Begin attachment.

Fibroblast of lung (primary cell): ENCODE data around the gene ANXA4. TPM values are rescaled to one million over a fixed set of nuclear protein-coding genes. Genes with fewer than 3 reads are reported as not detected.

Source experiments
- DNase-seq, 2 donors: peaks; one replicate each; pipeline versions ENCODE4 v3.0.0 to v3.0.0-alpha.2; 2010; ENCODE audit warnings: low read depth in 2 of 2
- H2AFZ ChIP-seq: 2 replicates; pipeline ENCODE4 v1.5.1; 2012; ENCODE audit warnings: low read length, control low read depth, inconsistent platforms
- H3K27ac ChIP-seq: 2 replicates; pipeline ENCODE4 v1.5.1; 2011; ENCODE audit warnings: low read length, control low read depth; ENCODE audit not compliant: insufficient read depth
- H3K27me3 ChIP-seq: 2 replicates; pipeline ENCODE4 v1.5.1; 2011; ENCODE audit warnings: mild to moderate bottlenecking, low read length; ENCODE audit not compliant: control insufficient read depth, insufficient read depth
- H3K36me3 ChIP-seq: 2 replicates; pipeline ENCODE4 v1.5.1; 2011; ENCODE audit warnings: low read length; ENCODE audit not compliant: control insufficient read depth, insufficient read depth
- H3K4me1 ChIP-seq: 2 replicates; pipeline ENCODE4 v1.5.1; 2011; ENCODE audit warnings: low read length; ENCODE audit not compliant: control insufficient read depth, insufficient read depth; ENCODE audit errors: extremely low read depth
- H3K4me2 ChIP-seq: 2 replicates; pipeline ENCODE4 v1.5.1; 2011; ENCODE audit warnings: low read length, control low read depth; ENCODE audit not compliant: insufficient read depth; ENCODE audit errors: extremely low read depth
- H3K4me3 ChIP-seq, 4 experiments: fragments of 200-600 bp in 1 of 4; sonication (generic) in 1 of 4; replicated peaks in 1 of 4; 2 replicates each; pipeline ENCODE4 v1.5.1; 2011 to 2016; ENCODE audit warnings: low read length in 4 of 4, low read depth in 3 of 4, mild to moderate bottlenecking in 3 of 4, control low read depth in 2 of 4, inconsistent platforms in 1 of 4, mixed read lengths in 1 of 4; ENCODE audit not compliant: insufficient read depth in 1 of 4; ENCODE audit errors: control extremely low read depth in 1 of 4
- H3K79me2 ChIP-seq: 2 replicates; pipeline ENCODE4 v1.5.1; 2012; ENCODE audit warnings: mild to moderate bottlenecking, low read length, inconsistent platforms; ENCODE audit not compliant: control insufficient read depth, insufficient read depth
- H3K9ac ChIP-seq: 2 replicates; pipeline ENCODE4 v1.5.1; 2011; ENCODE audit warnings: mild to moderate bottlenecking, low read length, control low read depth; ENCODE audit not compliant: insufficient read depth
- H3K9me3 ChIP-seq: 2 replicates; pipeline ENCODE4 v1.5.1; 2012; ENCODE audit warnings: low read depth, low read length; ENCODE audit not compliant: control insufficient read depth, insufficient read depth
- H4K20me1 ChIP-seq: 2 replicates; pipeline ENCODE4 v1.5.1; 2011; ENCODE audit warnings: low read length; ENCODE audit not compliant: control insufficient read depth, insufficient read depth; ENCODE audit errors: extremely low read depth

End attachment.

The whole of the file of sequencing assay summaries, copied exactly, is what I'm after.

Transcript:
Fibroblast of lung (primary cell): ENCODE data around the gene ANXA4. TPM values are rescaled to one million over a fixed set of nuclear protein-coding genes. Genes with fewer than 3 reads are reported as not detected.

Source experiments
- DNase-seq, 2 donors: peaks; one replicate each; pipeline versions ENCODE4 v3.0.0 to v3.0.0-alpha.2; 2010; ENCODE audit warnings: low read depth in 2 of 2
- H2AFZ ChIP-seq: 2 replicates; pipeline ENCODE4 v1.5.1; 2012; ENCODE audit warnings: low read length, control low read depth, inconsistent platforms
- H3K27ac ChIP-seq: 2 replicates; pipeline ENCODE4 v1.5.1; 2011; ENCODE audit warnings: low read length, control low read depth; ENCODE audit not compliant: insufficient read depth
- H3K27me3 ChIP-seq: 2 replicates; pipeline ENCODE4 v1.5.1; 2011; ENCODE audit warnings: mild to moderate bottlenecking, low read length; ENCODE audit not compliant: control insufficient read depth, insufficient read depth
- H3K36me3 ChIP-seq: 2 replicates; pipeline ENCODE4 v1.5.1; 2011; ENCODE audit warnings: low read length; ENCODE audit not compliant: control insufficient read depth, insufficient read depth
- H3K4me1 ChIP-seq: 2 replicates; pipeline ENCODE4 v1.5.1; 2011; ENCODE audit warnings: low read length; ENCODE audit not compliant: control insufficient read depth, insufficient read depth; ENCODE audit errors: extremely low read depth
- H3K4me2 ChIP-seq: 2 replicates; pipeline ENCODE4 v1.5.1; 2011; ENCODE audit warnings: low read length, control low read depth; ENCODE audit not compliant: insufficient read depth; ENCODE audit errors: extremely low read depth
- H3K4me3 ChIP-seq, 4 experiments: fragments of 200-600 bp in 1 of 4; sonication (generic) in 1 of 4; replicated peaks in 1 of 4; 2 replicates each; pipeline ENCODE4 v1.5.1; 2011 to 2016; ENCODE audit warnings: low read length in 4 of 4, low read depth in 3 of 4, mild to moderate bottlenecking in 3 of 4, control low read depth in 2 of 4, inconsistent platforms in 1 of 4, mixed read lengths in 1 of 4; ENCODE audit not compliant: insufficient read depth in 1 of 4; ENCODE audit errors: control extremely low read depth in 1 of 4
- H3K79me2 ChIP-seq: 2 replicates; pipeline ENCODE4 v1.5.1; 2012; ENCODE audit warnings: mild to moderate bottlenecking, low read length, inconsistent platforms; ENCODE audit not compliant: control insufficient read depth, insufficient read depth
- H3K9ac ChIP-seq: 2 replicates; pipeline ENCODE4 v1.5.1; 2011; ENCODE audit warnings: mild to moderate bottlenecking, low read length, control low read depth; ENCODE audit not compliant: insufficient read depth
- H3K9me3 ChIP-seq: 2 replicates; pipeline ENCODE4 v1.5.1; 2012; ENCODE audit warnings: low read depth, low read length; ENCODE audit not compliant: control insufficient read depth, insufficient read depth
- H4K20me1 ChIP-seq: 2 replicates; pipeline ENCODE4 v1.5.1; 2011; ENCODE audit warnings: low read length; ENCODE audit not compliant: control insufficient read depth, insufficient read depth; ENCODE audit errors: extremely low read depth